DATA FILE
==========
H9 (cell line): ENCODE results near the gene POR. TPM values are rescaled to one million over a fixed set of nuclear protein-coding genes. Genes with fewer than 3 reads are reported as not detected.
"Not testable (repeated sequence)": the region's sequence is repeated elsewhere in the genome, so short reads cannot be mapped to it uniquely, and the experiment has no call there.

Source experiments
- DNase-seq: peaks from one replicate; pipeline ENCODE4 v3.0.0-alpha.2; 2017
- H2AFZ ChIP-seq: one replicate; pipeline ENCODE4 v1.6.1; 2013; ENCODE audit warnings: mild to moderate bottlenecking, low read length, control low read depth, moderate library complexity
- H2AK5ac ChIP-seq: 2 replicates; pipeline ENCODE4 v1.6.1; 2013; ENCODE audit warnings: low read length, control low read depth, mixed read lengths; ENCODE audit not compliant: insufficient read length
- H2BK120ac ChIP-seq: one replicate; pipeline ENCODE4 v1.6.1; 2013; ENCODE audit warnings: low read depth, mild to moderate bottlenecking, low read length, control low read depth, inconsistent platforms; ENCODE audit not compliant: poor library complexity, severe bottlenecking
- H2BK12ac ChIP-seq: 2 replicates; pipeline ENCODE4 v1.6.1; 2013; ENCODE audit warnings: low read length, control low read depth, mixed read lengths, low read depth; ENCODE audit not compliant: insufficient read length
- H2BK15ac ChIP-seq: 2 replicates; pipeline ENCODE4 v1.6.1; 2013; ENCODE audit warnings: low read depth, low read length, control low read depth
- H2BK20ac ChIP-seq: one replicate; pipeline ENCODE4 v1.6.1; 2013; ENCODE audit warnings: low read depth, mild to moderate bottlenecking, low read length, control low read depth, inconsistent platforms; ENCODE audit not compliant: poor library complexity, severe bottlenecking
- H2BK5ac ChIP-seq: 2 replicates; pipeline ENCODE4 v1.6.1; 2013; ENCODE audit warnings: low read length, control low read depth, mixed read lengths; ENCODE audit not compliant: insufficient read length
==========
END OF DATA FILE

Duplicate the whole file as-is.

H9 (cell line): ENCODE results near the gene POR. TPM values are rescaled to one million over a fixed set of nuclear protein-coding genes. Genes with fewer than 3 reads are reported as not detected.
"Not testable (repeated sequence)": the region's sequence is repeated elsewhere in the genome, so short reads cannot be mapped to it uniquely, and the experiment has no call there.

Source experiments
- DNase-seq: peaks from one replicate; pipeline ENCODE4 v3.0.0-alpha.2; 2017
- H2AFZ ChIP-seq: one replicate; pipeline ENCODE4 v1.6.1; 2013; ENCODE audit warnings: mild to moderate bottlenecking, low read length, control low read depth, moderate library complexity
- H2AK5ac ChIP-seq: 2 replicates; pipeline ENCODE4 v1.6.1; 2013; ENCODE audit warnings: low read length, control low read depth, mixed read lengths; ENCODE audit not compliant: insufficient read length
- H2BK120ac ChIP-seq: one replicate; pipeline ENCODE4 v1.6.1; 2013; ENCODE audit warnings: low read depth, mild to moderate bottlenecking, low read length, control low read depth, inconsistent platforms; ENCODE audit not compliant: poor library complexity, severe bottlenecking
- H2BK12ac ChIP-seq: 2 replicates; pipeline ENCODE4 v1.6.1; 2013; ENCODE audit warnings: low read length, control low read depth, mixed read lengths, low read depth; ENCODE audit not compliant: insufficient read length
- H2BK15ac ChIP-seq: 2 replicates; pipeline ENCODE4 v1.6.1; 2013; ENCODE audit warnings: low read depth, low read length, control low read depth
- H2BK20ac ChIP-seq: one replicate; pipeline ENCODE4 v1.6.1; 2013; ENCODE audit warnings: low read depth, mild to moderate bottlenecking, low read length, control low read depth, inconsistent platforms; ENCODE audit not compliant: poor library complexity, severe bottlenecking
- H2BK5ac ChIP-seq: 2 replicates; pipeline ENCODE4 v1.6.1; 2013; ENCODE audit warnings: low read length, control low read depth, mixed read lengths; ENCODE audit not compliant: insufficient read length